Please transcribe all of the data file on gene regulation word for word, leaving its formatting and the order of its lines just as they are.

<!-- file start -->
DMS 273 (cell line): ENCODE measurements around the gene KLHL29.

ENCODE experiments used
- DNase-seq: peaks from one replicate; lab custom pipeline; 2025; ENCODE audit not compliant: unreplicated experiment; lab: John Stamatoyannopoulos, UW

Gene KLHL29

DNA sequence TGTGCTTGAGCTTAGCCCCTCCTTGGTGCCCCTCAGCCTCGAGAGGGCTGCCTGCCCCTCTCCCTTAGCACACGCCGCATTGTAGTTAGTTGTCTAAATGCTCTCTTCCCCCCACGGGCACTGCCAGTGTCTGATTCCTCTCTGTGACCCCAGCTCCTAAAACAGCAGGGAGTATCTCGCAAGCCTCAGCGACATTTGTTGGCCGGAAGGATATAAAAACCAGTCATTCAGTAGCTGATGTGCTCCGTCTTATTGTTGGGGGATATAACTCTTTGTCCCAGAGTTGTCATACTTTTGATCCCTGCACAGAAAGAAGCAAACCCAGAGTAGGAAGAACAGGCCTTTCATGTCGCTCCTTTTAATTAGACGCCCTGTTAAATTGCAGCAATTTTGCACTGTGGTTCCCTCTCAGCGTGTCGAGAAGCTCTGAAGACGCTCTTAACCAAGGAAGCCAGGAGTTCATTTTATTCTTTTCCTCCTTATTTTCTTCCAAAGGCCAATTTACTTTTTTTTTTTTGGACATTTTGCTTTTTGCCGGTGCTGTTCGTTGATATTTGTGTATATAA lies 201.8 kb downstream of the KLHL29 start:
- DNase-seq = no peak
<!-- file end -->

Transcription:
DMS 273 (cell line): ENCODE measurements around the gene KLHL29.

ENCODE experiments used
- DNase-seq: peaks from one replicate; lab custom pipeline; 2025; ENCODE audit not compliant: unreplicated experiment; lab: John Stamatoyannopoulos, UW

Gene KLHL29

DNA sequence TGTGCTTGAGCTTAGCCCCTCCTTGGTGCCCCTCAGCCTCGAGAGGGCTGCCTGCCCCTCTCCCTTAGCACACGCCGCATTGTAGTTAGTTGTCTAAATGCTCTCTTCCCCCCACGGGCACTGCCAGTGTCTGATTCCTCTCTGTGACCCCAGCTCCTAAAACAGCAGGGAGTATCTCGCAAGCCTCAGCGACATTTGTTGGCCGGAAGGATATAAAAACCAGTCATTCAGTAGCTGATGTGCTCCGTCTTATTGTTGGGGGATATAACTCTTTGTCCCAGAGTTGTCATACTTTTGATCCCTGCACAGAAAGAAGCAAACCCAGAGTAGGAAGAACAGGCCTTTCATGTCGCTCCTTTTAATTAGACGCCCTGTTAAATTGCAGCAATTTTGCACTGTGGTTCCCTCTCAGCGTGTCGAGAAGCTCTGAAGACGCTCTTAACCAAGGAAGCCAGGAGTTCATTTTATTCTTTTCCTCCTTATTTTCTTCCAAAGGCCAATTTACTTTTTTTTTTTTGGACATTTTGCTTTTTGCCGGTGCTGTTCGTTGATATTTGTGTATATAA lies 201.8 kb downstream of the KLHL29 start:
- DNase-seq = no peak